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PHILIPPINE economic growth is expected to slow below 6.0 percent this year and the next following last year’s above-target 7.6 percent, a senior S&P economist said on Monday.

“Because of base year effects, we expect that the growth rate of the Philippines this year will moderate somewhat because last year was so strong,” S&P Global Market Intelligence Asia-Pacific Chief Economist Rajiv Biswas told The Manila Times.

“We cannot have that kind of high rate for two years,” he added.

As announced earlier this year, 2023 gross domestic product (GDP) growth is expected by S&P to hit 5.8 percent. The expansion for 2024, meanwhile, will be marginal at 5.9 percent.

Biswas said the outlooks — described as “very strong” — were based on continued domestic demand and government spending on infrastructure.

“This year and next year will still be a very strong expansion for the Philippine economy and [one of] the key drivers … [is] going to be private consumption,” he said.

“Also, government infrastructure spending will be quite rapid —the revenues have been boosted by the strong growth of the economy last year — so that gives considerable room for strong expansion and infrastructure spending by the government.”



Tourism will also have more of an impact this year, the S&P economist continued, noting that it accounted for about 13 percent of the GDP prior to the pandemic.

“Last year was a transition year where tourism started to improve, but I think this year [tourism is] going to get significant gains,” Biswas said.

One weak spot for the Philippines, however, is exports, particularly that of electronics given a slowdown in key markets such as the United States and European Union.

Based on the S&P’s latest survey, the global electronics purchasing manager’s index signaled a contraction in March, dropping below the threshold with a reading of 48.4 from 51.4 a month earlier.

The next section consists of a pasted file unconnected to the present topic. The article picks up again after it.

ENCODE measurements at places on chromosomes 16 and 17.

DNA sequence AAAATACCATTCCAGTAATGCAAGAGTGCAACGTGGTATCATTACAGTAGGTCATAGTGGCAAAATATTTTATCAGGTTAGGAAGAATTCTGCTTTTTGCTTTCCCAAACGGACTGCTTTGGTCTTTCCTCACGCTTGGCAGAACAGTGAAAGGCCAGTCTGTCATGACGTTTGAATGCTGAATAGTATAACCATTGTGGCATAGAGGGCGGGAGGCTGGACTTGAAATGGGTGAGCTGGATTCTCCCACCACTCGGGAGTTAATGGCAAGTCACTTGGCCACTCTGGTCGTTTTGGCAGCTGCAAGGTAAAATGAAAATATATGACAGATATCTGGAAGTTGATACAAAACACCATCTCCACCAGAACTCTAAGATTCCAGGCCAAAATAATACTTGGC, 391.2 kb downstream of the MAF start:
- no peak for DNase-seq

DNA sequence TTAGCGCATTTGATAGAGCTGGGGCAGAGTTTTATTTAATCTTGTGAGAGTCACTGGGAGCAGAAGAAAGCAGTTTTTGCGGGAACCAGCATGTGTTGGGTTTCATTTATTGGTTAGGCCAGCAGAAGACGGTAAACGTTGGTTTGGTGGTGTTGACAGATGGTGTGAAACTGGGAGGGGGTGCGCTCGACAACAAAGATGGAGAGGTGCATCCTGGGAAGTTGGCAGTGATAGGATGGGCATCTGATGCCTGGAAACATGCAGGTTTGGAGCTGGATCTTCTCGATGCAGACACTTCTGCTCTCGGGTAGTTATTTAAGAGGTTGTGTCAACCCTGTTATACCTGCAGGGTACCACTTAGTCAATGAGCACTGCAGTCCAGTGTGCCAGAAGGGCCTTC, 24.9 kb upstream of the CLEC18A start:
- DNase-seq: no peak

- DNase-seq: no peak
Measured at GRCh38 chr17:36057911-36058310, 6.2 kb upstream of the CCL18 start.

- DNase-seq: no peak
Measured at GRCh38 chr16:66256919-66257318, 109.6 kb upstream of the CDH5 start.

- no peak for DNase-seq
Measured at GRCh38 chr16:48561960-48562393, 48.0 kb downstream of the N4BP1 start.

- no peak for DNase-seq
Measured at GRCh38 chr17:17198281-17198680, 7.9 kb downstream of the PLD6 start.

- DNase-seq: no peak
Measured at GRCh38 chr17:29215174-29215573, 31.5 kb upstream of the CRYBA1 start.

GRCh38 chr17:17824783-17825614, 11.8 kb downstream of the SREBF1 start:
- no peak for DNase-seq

“A solid decline in order book volumes drove the latest downturn,” Biswas said.

Medium-term prospects for the electronics sector, still, remain positive due to the increasing intensity of electronics components used across industries.

Once inflation starts coming down and interest rates stabilize in the US, “consumer confidence may improve.”

Risks to the outlook will come from the external environment and Biswas also said that China’s recovery was “not as strong as people expect”.





“If global inflation remains higher than expected in the US and in the EU, that could also be a risk,” he added.

Inflation in the Philippines, meanwhile, is still projected to hit 5.8 percent this year, higher than the 2.0- to 4.0-percent target of the Bangko Sentral ng Pilipinas (BSP) but slightly lower than the current forecast of 6.0 percent.

“Our expectation is that inflation is now turning — we already saw that in March… we do expect that inflation pressures will moderate over the course of 2023,” Biswas said.

The annual average is expected to moderate to 3.3 percent next year.

On a monthly basis, consumer price growth is expected to fall below 5.0 in August and return to the 2.0- to 4.0-percent target band by October.

“If inflation does come down significantly then the debate will be when will BSP start to ease [monetary policy],” he added.

Biswas remarked that the central bank might probably “not tighten much” — an outlook also held by other economists given slower inflation in February and March.

BSP Governor Felipe Medalla has said that a pause could be ordered next month if inflation falls further this month.

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